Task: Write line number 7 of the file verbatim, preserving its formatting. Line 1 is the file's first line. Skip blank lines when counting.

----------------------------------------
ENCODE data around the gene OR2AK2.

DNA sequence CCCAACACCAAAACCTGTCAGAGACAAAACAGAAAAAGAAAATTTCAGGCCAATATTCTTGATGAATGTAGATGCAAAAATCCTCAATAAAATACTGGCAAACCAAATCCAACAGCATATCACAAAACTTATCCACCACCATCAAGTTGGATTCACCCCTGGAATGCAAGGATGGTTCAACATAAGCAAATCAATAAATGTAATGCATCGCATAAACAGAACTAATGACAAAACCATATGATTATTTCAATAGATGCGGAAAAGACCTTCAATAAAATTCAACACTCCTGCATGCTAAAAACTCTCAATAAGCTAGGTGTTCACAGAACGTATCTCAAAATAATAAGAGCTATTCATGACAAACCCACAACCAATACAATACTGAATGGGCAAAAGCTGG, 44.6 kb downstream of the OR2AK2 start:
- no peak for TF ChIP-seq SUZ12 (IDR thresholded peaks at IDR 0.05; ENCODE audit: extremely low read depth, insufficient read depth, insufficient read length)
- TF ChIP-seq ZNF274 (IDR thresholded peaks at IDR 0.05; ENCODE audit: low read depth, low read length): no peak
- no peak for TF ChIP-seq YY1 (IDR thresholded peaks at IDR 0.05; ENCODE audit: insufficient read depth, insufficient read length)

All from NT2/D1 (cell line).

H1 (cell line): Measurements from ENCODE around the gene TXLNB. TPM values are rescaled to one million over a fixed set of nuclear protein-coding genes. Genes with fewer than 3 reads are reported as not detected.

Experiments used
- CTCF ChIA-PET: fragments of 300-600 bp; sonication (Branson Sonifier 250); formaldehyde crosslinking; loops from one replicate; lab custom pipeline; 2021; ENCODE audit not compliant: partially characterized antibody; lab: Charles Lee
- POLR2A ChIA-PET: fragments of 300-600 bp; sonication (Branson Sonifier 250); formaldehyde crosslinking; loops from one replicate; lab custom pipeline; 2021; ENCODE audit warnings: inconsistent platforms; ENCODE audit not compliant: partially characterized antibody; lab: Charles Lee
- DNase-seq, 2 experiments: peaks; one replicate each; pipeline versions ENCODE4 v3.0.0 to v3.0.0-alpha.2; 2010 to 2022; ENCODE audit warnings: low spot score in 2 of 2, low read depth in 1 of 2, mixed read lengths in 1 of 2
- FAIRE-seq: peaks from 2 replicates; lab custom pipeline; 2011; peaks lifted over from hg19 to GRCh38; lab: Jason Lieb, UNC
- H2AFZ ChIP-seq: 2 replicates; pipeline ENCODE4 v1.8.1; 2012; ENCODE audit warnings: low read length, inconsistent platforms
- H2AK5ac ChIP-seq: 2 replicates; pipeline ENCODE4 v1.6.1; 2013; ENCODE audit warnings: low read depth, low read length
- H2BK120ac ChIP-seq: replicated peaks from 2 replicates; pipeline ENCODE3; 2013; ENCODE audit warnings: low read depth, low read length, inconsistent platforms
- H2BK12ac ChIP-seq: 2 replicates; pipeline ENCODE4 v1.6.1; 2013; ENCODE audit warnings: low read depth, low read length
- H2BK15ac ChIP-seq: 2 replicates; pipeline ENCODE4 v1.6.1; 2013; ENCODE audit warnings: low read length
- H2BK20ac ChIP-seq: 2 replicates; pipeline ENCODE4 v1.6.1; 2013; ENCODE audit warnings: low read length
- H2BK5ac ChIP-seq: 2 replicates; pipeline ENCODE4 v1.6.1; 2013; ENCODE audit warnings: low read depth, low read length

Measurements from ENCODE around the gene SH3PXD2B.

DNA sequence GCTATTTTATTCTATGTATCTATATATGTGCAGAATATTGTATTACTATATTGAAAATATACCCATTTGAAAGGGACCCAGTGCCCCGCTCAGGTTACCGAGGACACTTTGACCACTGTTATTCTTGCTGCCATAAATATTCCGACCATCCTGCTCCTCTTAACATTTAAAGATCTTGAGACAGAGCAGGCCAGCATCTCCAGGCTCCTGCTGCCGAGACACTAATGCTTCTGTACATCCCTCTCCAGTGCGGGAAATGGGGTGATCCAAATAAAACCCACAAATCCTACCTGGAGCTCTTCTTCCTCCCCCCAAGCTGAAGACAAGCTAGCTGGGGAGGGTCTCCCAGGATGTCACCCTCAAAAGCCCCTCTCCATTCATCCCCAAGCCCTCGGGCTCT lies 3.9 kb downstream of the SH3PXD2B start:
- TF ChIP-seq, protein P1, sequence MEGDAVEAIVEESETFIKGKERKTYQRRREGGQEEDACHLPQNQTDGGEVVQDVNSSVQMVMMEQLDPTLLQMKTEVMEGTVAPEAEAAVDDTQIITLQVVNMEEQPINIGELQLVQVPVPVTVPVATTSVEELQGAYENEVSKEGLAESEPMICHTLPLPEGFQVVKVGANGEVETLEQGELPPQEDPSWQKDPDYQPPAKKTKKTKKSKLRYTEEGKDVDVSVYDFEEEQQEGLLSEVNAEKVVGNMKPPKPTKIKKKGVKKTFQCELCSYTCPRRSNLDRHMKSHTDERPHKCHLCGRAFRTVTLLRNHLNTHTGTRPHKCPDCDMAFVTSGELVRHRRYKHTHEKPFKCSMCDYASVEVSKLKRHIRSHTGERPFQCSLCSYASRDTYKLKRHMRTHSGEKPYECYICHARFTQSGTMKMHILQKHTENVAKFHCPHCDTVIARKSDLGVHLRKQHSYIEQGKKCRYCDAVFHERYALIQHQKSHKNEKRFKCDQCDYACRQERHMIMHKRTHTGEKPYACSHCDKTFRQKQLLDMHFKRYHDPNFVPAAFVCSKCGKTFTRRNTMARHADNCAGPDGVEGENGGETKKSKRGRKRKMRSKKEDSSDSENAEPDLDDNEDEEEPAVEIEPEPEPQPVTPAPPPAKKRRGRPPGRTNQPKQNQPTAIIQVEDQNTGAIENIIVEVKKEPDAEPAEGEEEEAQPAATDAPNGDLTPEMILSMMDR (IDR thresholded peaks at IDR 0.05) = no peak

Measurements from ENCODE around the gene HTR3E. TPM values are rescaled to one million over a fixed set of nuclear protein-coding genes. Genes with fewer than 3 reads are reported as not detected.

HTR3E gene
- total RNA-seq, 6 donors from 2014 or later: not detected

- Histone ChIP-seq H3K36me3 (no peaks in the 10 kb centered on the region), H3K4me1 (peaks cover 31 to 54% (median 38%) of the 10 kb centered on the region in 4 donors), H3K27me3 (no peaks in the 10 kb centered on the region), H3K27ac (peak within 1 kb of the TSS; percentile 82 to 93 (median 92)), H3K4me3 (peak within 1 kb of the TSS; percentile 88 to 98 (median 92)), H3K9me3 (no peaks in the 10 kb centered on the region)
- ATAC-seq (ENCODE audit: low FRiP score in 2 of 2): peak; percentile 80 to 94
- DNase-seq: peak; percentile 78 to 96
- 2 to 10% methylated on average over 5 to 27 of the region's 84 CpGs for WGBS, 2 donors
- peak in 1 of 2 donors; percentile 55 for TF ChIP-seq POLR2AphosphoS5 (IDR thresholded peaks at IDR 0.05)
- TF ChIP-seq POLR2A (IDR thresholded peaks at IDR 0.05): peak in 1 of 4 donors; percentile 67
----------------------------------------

H1 (cell line): Measurements from ENCODE around the gene TXLNB. TPM values are rescaled to one million over a fixed set of nuclear protein-coding genes. Genes with fewer than 3 reads are reported as not detected.